By following one or more of three Scans for Demand, you can target the buyers you want to consult—both inside and outside the region—to find out what products or services they want and are willing to buy.

Match Demand With Your Region

The point of building ongoing relationships with demand is to continually spot market opportunities that have good potential for your region. In WealthWorks, to narrow your selection further, it is important to consider which market opportunities are best suited for your region—meaning they will harness the most local energy, solid wealth-building potential, and capacity to scale into bigger and better results later.

Those three factors can frame how you explore your initial market opportunity options, so that you can move toward selecting one for your WealthWorks value chain.

It is important to consider which market opportunities are best suited for your region—meaning they will harness the most local energy, solid wealth-building potential, and capacity to scale into bigger and better results later.

Specialties: Local Food, Placemaking, Renewable Energy

States served: Minnesota

Additional details: Enhancing the vitality and quality of life in Cass, Crow Wing, Morrison, Todd and Wadena counties is the mission of Region Five Development Commission. Resiliency, inclusion and collaboration are guiding concepts in achieving mutually shared goals that continue to evolve with local municipalities, state, federal, philanthropic, non-profit and social advocacy agencies.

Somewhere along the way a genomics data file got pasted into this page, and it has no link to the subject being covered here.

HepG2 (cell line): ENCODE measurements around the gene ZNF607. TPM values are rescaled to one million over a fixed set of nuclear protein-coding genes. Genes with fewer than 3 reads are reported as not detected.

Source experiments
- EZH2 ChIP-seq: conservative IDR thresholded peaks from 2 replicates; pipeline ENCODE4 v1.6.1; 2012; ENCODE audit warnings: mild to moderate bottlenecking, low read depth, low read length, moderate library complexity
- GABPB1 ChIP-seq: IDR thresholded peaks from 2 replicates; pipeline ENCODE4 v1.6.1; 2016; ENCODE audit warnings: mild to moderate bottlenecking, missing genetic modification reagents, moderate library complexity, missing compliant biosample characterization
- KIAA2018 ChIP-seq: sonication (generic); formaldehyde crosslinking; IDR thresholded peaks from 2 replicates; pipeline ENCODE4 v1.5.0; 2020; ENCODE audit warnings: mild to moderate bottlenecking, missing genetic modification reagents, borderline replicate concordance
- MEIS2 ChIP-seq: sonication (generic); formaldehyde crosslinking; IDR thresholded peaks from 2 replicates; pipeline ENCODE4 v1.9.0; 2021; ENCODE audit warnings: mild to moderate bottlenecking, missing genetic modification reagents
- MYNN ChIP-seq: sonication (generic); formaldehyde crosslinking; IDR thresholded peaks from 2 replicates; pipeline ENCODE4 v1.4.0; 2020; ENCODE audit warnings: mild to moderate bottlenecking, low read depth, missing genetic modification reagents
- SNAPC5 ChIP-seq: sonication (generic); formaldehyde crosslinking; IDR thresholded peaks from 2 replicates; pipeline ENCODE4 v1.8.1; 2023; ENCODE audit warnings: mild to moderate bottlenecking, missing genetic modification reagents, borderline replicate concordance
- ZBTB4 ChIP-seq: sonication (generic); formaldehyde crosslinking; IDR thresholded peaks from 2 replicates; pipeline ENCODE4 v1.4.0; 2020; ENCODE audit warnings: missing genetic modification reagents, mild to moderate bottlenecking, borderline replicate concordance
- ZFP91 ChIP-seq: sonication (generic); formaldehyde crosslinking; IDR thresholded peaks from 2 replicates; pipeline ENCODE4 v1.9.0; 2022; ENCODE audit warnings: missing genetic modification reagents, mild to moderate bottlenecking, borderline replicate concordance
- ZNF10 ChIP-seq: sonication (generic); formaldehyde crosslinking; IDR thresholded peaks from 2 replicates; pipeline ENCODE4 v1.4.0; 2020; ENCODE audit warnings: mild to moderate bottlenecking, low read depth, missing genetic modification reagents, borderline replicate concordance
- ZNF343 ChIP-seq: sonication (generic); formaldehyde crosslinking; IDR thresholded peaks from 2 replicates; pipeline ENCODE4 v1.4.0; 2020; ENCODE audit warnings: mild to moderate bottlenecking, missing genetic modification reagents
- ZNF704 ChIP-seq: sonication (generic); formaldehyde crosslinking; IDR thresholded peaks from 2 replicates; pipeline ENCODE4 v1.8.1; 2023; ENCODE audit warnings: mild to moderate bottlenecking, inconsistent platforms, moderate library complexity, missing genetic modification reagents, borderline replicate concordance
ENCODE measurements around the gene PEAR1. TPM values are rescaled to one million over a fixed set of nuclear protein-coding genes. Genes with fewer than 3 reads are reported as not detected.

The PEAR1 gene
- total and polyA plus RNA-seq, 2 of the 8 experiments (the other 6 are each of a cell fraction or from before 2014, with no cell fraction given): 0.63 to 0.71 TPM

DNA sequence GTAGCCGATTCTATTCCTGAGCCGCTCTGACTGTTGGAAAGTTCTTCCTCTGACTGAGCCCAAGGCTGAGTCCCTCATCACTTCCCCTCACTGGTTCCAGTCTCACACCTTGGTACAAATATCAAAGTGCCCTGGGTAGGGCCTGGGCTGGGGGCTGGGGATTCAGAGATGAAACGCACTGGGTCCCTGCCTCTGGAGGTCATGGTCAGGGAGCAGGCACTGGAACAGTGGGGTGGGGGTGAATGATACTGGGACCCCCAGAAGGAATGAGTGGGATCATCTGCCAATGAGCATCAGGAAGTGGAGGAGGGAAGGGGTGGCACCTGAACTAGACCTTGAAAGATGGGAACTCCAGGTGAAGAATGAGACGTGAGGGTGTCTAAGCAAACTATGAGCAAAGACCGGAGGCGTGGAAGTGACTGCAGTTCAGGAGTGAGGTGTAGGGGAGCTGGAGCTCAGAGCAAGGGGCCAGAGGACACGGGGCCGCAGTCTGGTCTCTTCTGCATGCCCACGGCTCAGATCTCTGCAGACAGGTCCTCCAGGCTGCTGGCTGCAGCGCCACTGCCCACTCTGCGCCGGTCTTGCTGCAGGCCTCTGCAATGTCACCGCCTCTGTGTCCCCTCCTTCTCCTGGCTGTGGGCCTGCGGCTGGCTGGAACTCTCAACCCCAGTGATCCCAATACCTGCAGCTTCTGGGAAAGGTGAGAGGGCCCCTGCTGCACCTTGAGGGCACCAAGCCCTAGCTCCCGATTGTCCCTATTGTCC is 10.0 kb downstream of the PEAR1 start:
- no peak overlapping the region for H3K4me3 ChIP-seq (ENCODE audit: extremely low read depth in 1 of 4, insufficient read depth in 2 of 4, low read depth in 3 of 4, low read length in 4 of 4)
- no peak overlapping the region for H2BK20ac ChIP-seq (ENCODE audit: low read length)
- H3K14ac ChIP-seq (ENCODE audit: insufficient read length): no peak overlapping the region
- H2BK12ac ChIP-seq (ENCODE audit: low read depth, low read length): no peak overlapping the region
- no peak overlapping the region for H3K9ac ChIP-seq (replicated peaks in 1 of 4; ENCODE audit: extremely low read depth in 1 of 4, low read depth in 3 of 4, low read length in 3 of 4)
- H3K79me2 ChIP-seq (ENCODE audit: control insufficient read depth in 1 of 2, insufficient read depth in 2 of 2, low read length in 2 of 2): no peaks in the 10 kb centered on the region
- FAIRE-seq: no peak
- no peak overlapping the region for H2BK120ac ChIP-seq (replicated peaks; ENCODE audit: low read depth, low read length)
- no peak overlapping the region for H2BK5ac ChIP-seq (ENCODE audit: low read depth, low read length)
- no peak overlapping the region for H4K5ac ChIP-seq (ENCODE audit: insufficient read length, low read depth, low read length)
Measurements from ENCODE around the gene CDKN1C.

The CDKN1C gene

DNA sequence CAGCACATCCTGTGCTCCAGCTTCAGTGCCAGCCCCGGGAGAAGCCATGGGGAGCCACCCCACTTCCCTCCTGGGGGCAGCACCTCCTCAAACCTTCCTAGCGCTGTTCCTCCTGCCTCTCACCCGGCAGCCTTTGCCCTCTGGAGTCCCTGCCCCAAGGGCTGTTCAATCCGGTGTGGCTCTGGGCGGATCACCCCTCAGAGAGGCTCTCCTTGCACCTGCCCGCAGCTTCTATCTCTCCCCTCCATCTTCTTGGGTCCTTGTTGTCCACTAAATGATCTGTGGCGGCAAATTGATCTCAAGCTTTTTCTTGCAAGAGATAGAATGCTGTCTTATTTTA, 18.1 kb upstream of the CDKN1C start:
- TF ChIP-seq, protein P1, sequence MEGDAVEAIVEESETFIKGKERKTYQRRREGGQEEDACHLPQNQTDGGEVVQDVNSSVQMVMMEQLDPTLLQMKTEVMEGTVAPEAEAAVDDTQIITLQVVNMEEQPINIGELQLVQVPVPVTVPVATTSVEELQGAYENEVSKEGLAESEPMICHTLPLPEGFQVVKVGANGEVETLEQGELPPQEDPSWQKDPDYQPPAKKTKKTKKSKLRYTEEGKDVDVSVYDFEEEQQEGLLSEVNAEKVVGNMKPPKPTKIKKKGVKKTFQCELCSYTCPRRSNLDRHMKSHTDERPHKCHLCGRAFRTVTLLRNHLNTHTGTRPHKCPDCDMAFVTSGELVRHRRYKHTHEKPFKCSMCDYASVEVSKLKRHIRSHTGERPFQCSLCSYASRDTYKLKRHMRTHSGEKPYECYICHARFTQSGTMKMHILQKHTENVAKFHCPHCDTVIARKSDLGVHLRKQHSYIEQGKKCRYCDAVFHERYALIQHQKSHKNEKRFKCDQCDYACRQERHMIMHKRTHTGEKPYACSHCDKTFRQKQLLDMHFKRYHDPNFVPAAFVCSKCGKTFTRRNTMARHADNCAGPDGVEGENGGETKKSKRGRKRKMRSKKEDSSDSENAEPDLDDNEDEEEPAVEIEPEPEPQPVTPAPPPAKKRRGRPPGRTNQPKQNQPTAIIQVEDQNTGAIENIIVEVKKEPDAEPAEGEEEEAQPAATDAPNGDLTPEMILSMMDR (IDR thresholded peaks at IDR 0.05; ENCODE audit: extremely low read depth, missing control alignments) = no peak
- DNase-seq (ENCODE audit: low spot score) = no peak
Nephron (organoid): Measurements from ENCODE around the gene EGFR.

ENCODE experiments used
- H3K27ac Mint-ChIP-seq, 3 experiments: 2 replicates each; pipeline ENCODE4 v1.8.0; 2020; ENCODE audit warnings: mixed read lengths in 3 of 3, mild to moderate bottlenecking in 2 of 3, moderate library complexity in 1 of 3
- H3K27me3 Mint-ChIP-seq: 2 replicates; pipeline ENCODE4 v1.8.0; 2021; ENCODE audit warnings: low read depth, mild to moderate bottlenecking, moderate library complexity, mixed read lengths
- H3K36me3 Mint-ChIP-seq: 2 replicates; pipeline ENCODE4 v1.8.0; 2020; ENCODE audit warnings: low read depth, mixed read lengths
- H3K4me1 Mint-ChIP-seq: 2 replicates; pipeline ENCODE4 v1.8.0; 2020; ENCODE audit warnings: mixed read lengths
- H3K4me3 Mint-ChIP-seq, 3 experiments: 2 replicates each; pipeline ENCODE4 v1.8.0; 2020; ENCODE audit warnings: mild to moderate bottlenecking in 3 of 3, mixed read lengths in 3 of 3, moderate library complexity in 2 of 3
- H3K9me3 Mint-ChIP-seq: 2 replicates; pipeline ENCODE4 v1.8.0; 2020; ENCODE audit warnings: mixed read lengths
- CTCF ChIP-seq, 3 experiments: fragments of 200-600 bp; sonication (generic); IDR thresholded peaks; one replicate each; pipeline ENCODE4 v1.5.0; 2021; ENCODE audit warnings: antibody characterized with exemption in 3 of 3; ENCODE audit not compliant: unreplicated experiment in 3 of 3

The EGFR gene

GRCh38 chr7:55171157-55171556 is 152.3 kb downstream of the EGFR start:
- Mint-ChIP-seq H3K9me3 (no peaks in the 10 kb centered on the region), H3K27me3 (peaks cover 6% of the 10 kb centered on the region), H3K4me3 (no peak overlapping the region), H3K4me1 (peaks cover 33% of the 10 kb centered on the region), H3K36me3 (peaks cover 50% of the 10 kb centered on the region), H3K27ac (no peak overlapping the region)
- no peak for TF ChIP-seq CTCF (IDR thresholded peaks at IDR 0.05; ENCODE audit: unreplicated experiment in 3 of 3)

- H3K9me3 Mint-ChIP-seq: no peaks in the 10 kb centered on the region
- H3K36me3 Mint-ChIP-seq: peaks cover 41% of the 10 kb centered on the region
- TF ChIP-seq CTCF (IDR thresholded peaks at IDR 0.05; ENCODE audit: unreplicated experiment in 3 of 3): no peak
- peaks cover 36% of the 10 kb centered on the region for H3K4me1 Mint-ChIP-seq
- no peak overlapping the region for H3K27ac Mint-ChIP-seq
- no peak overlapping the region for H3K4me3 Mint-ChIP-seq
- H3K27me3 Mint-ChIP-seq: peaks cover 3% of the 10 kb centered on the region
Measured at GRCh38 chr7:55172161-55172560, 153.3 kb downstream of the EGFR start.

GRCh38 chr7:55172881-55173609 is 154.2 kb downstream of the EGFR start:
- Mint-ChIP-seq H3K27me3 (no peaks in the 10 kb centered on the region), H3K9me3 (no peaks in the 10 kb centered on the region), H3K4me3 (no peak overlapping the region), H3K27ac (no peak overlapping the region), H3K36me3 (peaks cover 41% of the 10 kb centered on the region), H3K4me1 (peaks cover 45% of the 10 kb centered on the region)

Contact: Cheryal Lee Hills, 218-894-3233

Mailing address:
200 1st Street NE, Suite 2
Staples, MN 56479

Alternative contact: Dawn Espe, 218-894-3233


Specialties: Food, Forestry/wood products, Tourism

States served: Idaho, Oregon, Washington

Additional details: RDI was formed in 1991 in response to the timber industry crisis facing the Pacific Northwest. Our nationally recognized programs and services help communities help themselves with effective and results-oriented training and resources necessary for individuals living in rural communities to build and sustain a better future in their communities. Our work is based upon our genuine commitment to build rural capacity through Leadership Development programs and strengthen Rural Economic Vitality through moving capacity into action.

Contact: Amy Hause, (541) 255-9590

Mailing address:
Rural Development Initiatives
91017 S Willamette St
Coburg, Oregon 97408

Alternative contact: Heidi Khokhar, (541) 684-9077 ext. 7011


Specialties: Food, Forestry/wood products, Housing, Tourism

States served: Alaska, Arizona, California, Colorado, Hawaii, Idaho, Montana, Nevada, New Mexico, Oregon, Utah, Washington, Wyoming

Region details: RCAC serves 13 western states including: Alaska, Arizona, California, Colorado, Hawaii, Idaho, Montana, Nevada, New Mexico, Oregon, Utah, Washington, and Wyoming. We also work in the U.S. territories of the Marianas Islands, Marshall Islands and the U.S. Virgin Islands.

Additional details: RCAC Value Chains, economic development and Wealth Works are embedded in RCAC’s Building Rural Economies program. With over 10 years of experience in these arenas we technically assist communities who wish to envision and create their future.

Carol Cohen, 435-671-7068

Mailing address:
3120 Freeboard Drive
Suite 201